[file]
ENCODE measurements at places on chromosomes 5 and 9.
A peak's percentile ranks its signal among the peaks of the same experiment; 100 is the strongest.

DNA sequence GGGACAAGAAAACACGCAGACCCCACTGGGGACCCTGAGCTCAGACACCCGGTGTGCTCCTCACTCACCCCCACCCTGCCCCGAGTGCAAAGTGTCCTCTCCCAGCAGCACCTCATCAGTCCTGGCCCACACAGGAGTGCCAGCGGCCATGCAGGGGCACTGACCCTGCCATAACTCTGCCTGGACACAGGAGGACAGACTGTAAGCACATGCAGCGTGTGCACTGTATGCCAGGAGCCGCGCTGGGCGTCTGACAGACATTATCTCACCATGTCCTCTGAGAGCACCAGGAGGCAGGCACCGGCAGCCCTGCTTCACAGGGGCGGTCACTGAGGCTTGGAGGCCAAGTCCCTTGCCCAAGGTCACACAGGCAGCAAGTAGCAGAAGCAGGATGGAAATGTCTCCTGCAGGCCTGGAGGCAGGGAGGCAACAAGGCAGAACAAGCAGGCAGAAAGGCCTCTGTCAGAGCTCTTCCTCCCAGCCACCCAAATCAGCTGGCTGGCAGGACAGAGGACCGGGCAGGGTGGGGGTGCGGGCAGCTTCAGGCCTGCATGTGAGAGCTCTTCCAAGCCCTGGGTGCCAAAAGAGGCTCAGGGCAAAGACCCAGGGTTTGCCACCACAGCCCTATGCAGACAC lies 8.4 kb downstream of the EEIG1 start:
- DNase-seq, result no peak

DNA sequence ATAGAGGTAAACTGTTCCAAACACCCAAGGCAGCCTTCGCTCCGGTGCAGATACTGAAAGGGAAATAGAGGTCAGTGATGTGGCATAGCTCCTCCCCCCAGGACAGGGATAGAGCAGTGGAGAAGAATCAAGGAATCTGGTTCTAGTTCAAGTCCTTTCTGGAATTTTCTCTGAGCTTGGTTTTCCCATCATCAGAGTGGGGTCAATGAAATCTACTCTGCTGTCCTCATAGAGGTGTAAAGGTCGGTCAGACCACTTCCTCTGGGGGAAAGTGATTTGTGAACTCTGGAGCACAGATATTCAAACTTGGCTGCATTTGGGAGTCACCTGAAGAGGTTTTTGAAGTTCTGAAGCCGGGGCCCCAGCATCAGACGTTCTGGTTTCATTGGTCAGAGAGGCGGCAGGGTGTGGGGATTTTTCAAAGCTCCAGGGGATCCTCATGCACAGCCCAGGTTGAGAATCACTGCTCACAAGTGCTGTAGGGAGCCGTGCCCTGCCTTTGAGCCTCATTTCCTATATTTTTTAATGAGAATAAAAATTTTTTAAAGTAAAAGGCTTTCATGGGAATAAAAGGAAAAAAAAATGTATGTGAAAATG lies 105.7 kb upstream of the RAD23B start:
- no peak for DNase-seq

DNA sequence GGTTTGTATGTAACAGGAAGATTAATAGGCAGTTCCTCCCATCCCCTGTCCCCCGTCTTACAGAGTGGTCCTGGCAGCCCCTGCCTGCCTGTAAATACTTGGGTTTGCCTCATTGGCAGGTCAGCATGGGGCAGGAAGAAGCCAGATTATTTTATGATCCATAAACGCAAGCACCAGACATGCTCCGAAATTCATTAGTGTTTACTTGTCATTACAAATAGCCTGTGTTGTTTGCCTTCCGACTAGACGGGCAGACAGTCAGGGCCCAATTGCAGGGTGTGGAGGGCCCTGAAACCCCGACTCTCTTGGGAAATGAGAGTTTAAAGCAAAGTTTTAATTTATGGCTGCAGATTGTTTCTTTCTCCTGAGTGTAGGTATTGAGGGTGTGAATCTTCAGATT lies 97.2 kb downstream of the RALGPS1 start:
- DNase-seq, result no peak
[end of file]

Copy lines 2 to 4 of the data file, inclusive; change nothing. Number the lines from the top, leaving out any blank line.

A peak's percentile ranks its signal among the peaks of the same experiment; 100 is the strongest.

DNA sequence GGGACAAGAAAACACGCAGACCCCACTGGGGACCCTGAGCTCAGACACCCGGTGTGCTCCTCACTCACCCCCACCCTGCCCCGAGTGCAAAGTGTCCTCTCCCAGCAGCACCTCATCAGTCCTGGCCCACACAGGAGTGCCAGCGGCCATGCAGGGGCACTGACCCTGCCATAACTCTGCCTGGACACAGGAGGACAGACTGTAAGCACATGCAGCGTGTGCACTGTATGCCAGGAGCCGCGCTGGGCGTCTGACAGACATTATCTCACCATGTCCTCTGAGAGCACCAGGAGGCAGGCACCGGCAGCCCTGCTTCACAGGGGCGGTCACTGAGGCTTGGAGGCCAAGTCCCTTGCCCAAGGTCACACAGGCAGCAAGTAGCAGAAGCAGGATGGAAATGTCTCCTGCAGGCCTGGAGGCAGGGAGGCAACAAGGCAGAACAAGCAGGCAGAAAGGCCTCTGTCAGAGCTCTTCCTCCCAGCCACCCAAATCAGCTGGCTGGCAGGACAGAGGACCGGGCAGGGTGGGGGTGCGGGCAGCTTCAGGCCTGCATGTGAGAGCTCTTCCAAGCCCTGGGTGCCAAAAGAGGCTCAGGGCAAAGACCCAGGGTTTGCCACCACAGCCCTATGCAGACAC lies 8.4 kb downstream of the EEIG1 start:
- DNase-seq, result no peak